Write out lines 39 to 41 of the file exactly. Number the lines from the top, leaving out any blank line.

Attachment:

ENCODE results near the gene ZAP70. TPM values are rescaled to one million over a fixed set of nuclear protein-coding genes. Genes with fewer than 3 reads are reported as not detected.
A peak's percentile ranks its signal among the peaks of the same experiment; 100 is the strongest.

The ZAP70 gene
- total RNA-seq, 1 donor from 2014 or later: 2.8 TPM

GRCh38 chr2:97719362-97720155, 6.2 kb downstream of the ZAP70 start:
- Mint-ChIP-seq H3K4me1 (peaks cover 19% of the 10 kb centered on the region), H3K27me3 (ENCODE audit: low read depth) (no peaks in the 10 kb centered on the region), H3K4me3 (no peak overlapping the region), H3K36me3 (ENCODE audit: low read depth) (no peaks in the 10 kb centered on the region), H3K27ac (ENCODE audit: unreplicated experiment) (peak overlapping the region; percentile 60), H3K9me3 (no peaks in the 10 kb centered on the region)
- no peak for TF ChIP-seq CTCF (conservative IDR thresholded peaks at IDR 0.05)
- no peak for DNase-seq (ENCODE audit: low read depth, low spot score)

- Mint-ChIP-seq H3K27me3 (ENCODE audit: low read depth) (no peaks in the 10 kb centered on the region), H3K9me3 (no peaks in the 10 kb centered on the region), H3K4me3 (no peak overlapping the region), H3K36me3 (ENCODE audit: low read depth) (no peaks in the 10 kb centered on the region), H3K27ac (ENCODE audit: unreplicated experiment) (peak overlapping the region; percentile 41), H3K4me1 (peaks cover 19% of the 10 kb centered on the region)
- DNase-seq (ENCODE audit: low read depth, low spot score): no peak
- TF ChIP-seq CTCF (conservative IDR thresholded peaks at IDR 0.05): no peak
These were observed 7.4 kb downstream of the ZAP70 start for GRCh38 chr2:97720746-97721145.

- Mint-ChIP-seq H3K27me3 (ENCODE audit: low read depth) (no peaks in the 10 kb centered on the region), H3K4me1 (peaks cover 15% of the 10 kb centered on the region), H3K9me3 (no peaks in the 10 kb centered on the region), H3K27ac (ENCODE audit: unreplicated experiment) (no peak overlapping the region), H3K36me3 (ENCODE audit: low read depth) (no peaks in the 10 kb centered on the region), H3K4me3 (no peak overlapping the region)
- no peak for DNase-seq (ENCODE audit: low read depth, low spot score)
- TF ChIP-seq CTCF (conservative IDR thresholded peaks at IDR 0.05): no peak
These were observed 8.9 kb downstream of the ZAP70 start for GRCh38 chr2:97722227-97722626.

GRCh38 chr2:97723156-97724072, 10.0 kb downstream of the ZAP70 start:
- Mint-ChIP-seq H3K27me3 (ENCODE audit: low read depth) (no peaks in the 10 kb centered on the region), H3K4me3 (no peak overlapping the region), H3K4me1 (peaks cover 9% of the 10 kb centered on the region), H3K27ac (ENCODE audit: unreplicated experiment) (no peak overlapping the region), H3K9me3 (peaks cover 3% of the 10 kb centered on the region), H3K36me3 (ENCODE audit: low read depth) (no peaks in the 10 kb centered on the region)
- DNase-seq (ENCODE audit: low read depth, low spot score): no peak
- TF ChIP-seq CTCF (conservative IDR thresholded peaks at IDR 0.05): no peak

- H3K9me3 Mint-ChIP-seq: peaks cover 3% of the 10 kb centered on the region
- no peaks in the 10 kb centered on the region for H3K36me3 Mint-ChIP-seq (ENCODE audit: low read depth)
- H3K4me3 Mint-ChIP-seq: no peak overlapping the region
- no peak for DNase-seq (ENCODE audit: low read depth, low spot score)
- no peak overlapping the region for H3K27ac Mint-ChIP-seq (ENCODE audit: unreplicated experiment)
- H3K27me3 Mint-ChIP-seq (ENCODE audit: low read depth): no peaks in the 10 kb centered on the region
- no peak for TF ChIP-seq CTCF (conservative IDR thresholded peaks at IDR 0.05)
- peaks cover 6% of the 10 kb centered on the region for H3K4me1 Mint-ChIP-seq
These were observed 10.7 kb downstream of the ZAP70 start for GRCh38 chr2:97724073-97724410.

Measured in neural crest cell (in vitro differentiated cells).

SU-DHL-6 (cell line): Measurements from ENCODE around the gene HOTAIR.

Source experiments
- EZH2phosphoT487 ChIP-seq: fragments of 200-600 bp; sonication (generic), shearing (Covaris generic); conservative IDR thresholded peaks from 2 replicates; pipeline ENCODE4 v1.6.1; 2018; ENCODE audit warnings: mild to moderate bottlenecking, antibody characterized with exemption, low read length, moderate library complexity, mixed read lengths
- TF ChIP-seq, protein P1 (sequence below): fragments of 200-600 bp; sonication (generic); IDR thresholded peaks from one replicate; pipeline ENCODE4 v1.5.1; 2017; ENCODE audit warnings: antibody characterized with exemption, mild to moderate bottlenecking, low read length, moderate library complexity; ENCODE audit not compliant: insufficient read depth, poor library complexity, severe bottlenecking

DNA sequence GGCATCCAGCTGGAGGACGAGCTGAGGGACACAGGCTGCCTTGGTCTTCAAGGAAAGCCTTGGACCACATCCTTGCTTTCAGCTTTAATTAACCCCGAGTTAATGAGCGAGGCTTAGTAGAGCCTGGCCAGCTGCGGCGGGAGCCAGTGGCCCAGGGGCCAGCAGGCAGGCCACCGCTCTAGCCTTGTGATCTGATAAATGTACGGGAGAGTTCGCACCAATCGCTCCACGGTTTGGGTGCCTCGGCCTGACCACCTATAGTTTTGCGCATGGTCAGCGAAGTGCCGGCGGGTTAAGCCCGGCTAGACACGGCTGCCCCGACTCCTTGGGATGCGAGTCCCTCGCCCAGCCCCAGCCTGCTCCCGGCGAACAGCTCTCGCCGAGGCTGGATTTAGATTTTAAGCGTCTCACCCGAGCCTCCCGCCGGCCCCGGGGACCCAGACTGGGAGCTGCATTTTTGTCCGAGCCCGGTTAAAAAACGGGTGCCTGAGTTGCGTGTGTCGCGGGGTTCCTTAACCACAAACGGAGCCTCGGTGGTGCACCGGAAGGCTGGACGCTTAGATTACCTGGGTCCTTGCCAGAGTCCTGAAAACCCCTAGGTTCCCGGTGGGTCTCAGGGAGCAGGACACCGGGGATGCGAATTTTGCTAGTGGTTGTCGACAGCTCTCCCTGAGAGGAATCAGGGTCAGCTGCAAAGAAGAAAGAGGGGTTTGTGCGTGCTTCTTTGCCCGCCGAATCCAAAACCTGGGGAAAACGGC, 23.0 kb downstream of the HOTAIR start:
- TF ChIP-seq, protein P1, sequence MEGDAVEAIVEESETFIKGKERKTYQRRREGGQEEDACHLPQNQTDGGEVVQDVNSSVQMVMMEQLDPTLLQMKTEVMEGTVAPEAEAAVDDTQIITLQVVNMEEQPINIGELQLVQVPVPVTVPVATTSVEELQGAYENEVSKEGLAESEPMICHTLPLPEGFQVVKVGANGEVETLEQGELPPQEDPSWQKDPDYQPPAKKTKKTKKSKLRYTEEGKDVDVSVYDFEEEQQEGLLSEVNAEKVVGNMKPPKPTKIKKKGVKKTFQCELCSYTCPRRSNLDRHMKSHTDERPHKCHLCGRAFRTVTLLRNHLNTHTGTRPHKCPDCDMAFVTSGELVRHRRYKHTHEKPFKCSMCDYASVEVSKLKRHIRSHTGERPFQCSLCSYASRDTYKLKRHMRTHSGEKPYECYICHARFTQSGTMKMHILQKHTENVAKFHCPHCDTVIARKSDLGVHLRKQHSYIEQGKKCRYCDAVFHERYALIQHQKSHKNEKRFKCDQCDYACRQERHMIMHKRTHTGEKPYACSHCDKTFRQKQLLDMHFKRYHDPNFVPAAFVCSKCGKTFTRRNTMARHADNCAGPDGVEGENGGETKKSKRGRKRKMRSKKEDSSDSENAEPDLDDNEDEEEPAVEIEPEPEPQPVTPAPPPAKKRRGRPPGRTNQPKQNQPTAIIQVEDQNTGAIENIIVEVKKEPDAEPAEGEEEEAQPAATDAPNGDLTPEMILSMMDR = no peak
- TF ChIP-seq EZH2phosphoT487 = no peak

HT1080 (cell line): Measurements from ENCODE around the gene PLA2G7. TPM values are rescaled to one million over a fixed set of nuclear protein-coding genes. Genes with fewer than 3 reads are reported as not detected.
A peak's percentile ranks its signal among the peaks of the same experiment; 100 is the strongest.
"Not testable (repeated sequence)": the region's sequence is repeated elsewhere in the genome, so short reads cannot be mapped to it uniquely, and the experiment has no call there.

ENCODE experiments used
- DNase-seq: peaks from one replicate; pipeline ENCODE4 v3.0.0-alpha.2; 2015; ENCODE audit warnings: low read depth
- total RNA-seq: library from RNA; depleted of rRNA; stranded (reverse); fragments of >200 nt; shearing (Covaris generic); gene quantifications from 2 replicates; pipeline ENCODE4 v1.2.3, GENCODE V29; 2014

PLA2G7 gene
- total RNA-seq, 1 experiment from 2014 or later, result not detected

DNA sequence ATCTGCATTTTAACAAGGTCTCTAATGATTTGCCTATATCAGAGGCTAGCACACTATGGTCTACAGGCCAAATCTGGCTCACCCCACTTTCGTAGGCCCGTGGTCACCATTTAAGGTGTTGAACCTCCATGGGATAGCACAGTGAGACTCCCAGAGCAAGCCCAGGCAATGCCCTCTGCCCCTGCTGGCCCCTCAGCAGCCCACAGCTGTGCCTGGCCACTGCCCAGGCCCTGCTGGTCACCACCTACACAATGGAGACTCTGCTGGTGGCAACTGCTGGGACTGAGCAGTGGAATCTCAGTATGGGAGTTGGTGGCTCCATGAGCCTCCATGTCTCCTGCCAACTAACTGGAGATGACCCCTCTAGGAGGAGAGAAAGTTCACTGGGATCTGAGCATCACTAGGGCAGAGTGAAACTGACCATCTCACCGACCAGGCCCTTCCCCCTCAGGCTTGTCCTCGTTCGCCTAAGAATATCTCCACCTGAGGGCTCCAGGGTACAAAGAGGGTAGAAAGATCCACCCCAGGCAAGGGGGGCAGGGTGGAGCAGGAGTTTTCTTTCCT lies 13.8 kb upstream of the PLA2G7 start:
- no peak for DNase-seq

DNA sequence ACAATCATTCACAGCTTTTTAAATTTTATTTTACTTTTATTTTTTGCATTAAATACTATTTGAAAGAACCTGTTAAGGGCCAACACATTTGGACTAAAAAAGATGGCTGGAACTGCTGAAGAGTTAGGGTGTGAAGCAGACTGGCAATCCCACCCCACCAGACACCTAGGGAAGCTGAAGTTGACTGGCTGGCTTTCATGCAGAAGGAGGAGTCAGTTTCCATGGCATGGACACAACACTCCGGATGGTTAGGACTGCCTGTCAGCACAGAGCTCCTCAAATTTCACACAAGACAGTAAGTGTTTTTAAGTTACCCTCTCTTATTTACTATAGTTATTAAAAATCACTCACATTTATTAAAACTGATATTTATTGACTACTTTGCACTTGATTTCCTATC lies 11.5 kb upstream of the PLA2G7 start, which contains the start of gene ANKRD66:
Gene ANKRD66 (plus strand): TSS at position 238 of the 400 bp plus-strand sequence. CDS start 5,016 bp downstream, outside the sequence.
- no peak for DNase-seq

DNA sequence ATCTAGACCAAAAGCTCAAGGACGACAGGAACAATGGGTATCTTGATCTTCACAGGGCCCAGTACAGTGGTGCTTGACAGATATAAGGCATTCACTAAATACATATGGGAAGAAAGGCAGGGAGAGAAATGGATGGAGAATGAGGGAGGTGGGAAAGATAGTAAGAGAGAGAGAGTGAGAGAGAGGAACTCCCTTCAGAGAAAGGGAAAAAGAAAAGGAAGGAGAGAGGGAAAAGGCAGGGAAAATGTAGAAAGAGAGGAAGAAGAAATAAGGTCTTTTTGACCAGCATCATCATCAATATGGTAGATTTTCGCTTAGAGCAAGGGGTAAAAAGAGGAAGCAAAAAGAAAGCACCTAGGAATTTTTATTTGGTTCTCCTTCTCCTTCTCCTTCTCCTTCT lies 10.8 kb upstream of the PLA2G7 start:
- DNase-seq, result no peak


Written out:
A peak's percentile ranks its signal among the peaks of the same experiment; 100 is the strongest.
"Not testable (repeated sequence)": the region's sequence is repeated elsewhere in the genome, so short reads cannot be mapped to it uniquely, and the experiment has no call there.

ENCODE experiments used